spent drinking lemonade in the shadow of
the old house on the hill, draped in ivy and shade.
I'd watch cars fly by:
Pick-up trucks sporting Confederate flags
and a lot of red clay and pollen,
which would rumble across old railroad tracks
on their way to churches whose steeples
could pierce the stillness of the sky;
SMART cars--the clean ones with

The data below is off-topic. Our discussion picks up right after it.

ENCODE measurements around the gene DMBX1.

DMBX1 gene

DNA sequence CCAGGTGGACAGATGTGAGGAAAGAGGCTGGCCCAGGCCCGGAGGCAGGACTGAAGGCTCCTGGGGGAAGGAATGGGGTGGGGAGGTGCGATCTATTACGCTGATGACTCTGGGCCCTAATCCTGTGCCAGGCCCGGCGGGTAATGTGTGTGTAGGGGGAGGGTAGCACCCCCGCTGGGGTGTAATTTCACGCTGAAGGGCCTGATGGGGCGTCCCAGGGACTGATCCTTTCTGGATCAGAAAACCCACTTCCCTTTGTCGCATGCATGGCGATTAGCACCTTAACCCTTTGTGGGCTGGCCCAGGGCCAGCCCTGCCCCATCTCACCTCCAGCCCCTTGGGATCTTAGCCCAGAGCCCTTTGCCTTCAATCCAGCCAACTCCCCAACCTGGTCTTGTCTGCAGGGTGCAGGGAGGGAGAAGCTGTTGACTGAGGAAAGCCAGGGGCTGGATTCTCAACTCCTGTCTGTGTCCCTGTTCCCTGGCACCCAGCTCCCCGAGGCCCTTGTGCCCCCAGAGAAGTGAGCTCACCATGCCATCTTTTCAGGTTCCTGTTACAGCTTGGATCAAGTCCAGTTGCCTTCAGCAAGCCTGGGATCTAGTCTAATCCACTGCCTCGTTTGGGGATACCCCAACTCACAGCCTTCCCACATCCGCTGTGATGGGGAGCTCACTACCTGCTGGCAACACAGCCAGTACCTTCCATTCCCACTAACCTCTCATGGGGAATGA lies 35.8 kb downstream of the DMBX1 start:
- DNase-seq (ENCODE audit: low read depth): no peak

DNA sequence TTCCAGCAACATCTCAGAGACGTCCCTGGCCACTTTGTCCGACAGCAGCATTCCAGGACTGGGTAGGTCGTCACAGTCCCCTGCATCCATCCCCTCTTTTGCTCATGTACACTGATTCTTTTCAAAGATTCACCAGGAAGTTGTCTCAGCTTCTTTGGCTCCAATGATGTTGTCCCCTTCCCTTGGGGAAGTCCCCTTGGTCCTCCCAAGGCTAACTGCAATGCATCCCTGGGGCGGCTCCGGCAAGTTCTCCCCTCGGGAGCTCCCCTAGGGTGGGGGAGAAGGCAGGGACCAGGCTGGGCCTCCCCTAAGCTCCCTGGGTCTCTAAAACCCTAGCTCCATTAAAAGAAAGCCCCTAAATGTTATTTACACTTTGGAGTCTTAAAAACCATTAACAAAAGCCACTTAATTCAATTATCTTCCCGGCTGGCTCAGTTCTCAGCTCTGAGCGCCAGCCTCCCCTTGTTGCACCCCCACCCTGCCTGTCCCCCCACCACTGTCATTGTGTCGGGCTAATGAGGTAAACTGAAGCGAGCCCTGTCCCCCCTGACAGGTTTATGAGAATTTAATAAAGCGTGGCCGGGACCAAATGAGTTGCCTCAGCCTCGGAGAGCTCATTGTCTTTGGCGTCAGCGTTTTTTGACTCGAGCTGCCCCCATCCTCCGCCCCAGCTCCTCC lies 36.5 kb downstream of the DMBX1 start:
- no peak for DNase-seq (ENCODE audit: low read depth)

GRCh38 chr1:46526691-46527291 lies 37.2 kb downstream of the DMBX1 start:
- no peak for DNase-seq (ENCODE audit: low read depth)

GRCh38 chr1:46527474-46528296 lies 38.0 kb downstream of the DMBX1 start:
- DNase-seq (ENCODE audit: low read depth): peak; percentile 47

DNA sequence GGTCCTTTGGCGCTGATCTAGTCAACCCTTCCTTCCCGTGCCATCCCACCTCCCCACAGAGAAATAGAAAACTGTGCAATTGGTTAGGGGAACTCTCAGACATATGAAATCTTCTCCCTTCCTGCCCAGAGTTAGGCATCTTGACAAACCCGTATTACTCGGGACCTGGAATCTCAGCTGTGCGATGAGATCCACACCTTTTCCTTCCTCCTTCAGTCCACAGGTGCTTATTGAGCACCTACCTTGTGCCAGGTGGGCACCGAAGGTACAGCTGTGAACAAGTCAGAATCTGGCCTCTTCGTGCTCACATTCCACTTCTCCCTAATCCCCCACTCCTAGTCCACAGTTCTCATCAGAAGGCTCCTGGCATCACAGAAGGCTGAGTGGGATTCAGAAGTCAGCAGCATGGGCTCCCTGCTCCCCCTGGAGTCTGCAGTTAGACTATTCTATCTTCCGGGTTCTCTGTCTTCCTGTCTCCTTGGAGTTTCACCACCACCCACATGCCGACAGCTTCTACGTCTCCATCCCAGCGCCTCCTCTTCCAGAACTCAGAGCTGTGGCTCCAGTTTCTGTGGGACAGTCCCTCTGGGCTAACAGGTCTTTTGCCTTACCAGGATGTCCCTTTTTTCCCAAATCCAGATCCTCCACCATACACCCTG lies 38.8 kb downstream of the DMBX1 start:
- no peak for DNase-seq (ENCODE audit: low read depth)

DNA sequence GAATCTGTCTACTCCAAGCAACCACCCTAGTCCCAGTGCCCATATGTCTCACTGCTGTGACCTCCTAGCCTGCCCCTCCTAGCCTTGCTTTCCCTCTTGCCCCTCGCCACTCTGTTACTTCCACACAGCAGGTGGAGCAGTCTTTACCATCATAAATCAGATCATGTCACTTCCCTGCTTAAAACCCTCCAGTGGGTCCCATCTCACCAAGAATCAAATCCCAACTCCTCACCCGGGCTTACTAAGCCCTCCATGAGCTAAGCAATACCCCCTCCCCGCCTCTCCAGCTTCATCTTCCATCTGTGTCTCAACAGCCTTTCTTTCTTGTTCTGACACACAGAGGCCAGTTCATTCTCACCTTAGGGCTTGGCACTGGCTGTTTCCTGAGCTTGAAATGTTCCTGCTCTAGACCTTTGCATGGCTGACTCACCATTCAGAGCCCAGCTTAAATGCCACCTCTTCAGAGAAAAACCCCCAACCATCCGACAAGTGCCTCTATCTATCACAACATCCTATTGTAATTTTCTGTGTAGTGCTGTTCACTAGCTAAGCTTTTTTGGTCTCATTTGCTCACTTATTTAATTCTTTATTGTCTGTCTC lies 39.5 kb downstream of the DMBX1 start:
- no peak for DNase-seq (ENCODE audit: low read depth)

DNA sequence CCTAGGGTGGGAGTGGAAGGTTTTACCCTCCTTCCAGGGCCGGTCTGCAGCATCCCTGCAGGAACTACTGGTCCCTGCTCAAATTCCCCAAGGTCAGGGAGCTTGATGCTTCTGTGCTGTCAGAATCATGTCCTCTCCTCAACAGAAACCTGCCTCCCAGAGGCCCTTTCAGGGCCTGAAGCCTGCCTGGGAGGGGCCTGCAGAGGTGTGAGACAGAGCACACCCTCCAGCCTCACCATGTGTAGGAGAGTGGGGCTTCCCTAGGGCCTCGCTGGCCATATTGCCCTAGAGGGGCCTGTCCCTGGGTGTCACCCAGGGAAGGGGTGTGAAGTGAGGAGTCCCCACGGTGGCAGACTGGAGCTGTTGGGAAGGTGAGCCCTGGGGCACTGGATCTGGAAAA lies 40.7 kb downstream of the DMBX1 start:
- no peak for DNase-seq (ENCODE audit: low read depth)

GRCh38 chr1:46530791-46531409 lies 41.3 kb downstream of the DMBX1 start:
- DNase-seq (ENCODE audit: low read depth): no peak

stick figure families--taking 75-south
ripping down the interstate, too important
to admire the cornfields or sip sweet tea.
Everyone was in a hurry
to collect scattered souls for Jesus
or to sit in miles of city traffic,
each secretly addicted to the gridlock.
We were all missing something,
clinging to our side of the juxtaposition,
but in reality nothing mattered more
than the harmony we couldn't see.